Mileage continues to be the determining factor in the wholesale selling price of a sleeper tractor. Specifically, 650,000 miles appears to be the point at which a truck loses value dramatically, as the graph below illustrates. Since January, 2011, trucks with under 650K have averaged $35,220, while those with over 650K have averaged $27,374. For this period, the negative correlation between price and mileage has been a statistically strong -0.88%. Interestingly, our data indicates that trucks with over 650K are making up an increasing share of the wholesale market. As the graph illustrates, the proportion of trucks with over 650K had been decreasing in late 2011, but rebounded steeply in early 2012.   One likely reason for this shift is the influx of trade-ins resulting from the increasing number of new truck sales during this period. Since the overall volume of sleeper tractors sold has remained roughly constant, this trend is further evidence that higher-mileage trucks are becoming the onl ...

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Owner-Operator Trucks Still Bring a Premium

A few months ago, we looked at the price difference in the retail market for aerodynamic vs. traditionally-styled sleeper tractors. We found that owner-operator trucks were still commanding a premium despite the importance of fuel economy. That trend holds true through the current period. The graphs below trace average selling price, average mileage, and average age of the two types of trucks. As the graphs suggest, the typical owner-operator truck found on a dealer’s lot is slightly older with higher mileage than its aerodynamic counterpart. Despite this, for 2012 to date, traditionally-styled sleeper tractors have averaged over $4000 more than aerodynamic trucks after adjusting for specs. The price decline from September, 2011 to March, 2012 is due to corresponding increases in average mileage and age. That trend reversed for April. It is likely that the increased versatility of a traditionally-styled truck (removable sleeper, set-forward axle, etc.) increases its appeal to potential buyers in the use ...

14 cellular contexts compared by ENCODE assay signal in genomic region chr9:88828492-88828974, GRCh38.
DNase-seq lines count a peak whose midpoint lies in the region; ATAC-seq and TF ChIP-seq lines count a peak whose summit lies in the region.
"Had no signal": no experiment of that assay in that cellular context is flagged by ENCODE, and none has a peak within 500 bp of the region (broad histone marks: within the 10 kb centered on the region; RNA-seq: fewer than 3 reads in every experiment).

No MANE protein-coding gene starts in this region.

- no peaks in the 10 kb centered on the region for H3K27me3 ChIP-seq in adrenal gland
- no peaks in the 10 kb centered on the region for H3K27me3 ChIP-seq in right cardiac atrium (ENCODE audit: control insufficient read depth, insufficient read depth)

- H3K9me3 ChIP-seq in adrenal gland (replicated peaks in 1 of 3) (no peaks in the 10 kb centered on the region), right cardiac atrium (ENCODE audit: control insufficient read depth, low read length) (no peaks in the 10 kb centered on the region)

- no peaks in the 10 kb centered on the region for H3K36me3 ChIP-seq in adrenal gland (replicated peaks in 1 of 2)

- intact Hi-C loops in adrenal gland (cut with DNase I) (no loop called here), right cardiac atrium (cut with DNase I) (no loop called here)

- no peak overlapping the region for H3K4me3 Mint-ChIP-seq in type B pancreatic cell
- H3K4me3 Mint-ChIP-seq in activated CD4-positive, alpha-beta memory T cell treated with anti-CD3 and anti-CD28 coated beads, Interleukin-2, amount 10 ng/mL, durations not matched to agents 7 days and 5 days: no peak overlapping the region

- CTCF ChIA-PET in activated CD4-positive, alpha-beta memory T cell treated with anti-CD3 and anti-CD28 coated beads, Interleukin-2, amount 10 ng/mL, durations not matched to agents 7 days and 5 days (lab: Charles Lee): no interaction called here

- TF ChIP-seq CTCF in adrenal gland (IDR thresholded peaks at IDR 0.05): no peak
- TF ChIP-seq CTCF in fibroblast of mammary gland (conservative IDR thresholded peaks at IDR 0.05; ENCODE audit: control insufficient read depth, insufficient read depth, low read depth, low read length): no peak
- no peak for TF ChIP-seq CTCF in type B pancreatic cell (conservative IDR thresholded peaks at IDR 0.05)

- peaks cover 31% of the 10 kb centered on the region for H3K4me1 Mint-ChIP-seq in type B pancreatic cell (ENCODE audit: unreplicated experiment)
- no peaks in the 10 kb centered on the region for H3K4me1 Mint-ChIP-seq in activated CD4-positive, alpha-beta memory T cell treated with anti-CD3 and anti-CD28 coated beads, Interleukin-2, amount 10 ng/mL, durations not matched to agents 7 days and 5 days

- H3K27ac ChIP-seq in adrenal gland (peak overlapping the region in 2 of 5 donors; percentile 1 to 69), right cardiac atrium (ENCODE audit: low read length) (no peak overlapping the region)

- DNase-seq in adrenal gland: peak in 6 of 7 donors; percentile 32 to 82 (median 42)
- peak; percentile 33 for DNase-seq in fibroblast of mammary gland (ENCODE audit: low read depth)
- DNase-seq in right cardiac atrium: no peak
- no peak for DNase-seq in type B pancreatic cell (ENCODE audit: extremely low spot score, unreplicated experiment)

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New Truck Orders Fall Below Sales

FTR Associates reports that April new truck orders fell for the fourth month in a row, to 13,200 units. This result is notable because it is the first month since July, 2010 in which orders were lower than sales.   Due to the varied nature of new truck delivery schedules, as well as fungible dealer inventory levels, the order rate really has no statistical relationship to the sales rate. As such, we cannot make any definitive predictions based on these two factors. However, a multi-month downward trend in orders suggests a decrease in demand. At the same time, keep in mind that the summer months have historically been a slow period for orders (although the recession and multiple pre-buy periods of the past decade have made this observation somewhat unreliable). Also, as stated, dealer inventory could be on the rise, so there’s not much reason to expect sales to drop dramatically. A rise in inventory could mean increased incentives on new trucks, but at this point the gap between new and used pricin ...